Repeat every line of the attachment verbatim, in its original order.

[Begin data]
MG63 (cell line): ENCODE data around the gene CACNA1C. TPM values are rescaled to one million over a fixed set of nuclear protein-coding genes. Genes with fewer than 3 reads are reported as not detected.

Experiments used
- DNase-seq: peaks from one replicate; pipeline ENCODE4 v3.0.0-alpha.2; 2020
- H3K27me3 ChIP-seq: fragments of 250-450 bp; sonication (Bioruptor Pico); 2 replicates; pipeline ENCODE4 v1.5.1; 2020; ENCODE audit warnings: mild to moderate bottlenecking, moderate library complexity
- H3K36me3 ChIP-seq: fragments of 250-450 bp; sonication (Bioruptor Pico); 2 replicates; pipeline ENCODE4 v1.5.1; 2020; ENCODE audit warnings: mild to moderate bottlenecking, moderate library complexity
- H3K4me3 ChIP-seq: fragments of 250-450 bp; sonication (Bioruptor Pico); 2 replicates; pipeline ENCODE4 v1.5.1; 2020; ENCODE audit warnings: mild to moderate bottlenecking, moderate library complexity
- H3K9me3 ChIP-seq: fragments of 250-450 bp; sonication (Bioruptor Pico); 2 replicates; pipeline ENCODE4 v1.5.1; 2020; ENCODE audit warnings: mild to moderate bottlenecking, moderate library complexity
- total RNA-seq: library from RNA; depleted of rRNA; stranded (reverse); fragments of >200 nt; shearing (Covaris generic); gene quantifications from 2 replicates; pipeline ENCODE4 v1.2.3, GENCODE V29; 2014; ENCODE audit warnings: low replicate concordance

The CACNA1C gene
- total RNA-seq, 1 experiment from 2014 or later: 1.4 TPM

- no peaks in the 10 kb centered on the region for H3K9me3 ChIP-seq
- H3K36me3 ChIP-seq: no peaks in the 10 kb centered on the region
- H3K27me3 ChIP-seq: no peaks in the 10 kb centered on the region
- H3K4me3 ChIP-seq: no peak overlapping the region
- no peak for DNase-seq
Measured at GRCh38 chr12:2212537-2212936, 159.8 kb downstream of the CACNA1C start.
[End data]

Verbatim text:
MG63 (cell line): ENCODE data around the gene CACNA1C. TPM values are rescaled to one million over a fixed set of nuclear protein-coding genes. Genes with fewer than 3 reads are reported as not detected.

Experiments used
- DNase-seq: peaks from one replicate; pipeline ENCODE4 v3.0.0-alpha.2; 2020
- H3K27me3 ChIP-seq: fragments of 250-450 bp; sonication (Bioruptor Pico); 2 replicates; pipeline ENCODE4 v1.5.1; 2020; ENCODE audit warnings: mild to moderate bottlenecking, moderate library complexity
- H3K36me3 ChIP-seq: fragments of 250-450 bp; sonication (Bioruptor Pico); 2 replicates; pipeline ENCODE4 v1.5.1; 2020; ENCODE audit warnings: mild to moderate bottlenecking, moderate library complexity
- H3K4me3 ChIP-seq: fragments of 250-450 bp; sonication (Bioruptor Pico); 2 replicates; pipeline ENCODE4 v1.5.1; 2020; ENCODE audit warnings: mild to moderate bottlenecking, moderate library complexity
- H3K9me3 ChIP-seq: fragments of 250-450 bp; sonication (Bioruptor Pico); 2 replicates; pipeline ENCODE4 v1.5.1; 2020; ENCODE audit warnings: mild to moderate bottlenecking, moderate library complexity
- total RNA-seq: library from RNA; depleted of rRNA; stranded (reverse); fragments of >200 nt; shearing (Covaris generic); gene quantifications from 2 replicates; pipeline ENCODE4 v1.2.3, GENCODE V29; 2014; ENCODE audit warnings: low replicate concordance

The CACNA1C gene
- total RNA-seq, 1 experiment from 2014 or later: 1.4 TPM

- no peaks in the 10 kb centered on the region for H3K9me3 ChIP-seq
- H3K36me3 ChIP-seq: no peaks in the 10 kb centered on the region
- H3K27me3 ChIP-seq: no peaks in the 10 kb centered on the region
- H3K4me3 ChIP-seq: no peak overlapping the region
- no peak for DNase-seq
Measured at GRCh38 chr12:2212537-2212936, 159.8 kb downstream of the CACNA1C start.